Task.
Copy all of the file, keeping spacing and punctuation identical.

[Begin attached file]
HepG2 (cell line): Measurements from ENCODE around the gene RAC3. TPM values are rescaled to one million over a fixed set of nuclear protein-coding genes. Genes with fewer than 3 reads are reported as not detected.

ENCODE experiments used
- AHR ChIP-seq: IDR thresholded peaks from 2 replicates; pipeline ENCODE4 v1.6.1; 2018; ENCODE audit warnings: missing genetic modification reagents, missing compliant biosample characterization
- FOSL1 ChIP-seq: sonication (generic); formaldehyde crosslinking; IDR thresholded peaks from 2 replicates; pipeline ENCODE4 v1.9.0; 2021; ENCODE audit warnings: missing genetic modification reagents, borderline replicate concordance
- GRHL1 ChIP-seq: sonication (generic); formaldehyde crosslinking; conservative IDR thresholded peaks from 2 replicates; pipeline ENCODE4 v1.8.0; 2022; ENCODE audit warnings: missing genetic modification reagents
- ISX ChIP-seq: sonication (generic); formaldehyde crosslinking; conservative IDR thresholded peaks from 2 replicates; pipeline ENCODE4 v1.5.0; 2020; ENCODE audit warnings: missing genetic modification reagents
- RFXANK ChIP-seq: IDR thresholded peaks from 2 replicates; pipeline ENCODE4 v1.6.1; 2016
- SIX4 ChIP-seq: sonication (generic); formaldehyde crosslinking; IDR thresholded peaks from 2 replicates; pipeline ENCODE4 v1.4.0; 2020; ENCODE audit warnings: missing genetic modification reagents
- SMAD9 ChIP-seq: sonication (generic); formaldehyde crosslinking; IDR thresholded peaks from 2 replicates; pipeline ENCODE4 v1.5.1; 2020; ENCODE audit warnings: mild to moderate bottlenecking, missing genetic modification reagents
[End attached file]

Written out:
HepG2 (cell line): Measurements from ENCODE around the gene RAC3. TPM values are rescaled to one million over a fixed set of nuclear protein-coding genes. Genes with fewer than 3 reads are reported as not detected.

ENCODE experiments used
- AHR ChIP-seq: IDR thresholded peaks from 2 replicates; pipeline ENCODE4 v1.6.1; 2018; ENCODE audit warnings: missing genetic modification reagents, missing compliant biosample characterization
- FOSL1 ChIP-seq: sonication (generic); formaldehyde crosslinking; IDR thresholded peaks from 2 replicates; pipeline ENCODE4 v1.9.0; 2021; ENCODE audit warnings: missing genetic modification reagents, borderline replicate concordance
- GRHL1 ChIP-seq: sonication (generic); formaldehyde crosslinking; conservative IDR thresholded peaks from 2 replicates; pipeline ENCODE4 v1.8.0; 2022; ENCODE audit warnings: missing genetic modification reagents
- ISX ChIP-seq: sonication (generic); formaldehyde crosslinking; conservative IDR thresholded peaks from 2 replicates; pipeline ENCODE4 v1.5.0; 2020; ENCODE audit warnings: missing genetic modification reagents
- RFXANK ChIP-seq: IDR thresholded peaks from 2 replicates; pipeline ENCODE4 v1.6.1; 2016
- SIX4 ChIP-seq: sonication (generic); formaldehyde crosslinking; IDR thresholded peaks from 2 replicates; pipeline ENCODE4 v1.4.0; 2020; ENCODE audit warnings: missing genetic modification reagents
- SMAD9 ChIP-seq: sonication (generic); formaldehyde crosslinking; IDR thresholded peaks from 2 replicates; pipeline ENCODE4 v1.5.1; 2020; ENCODE audit warnings: mild to moderate bottlenecking, missing genetic modification reagents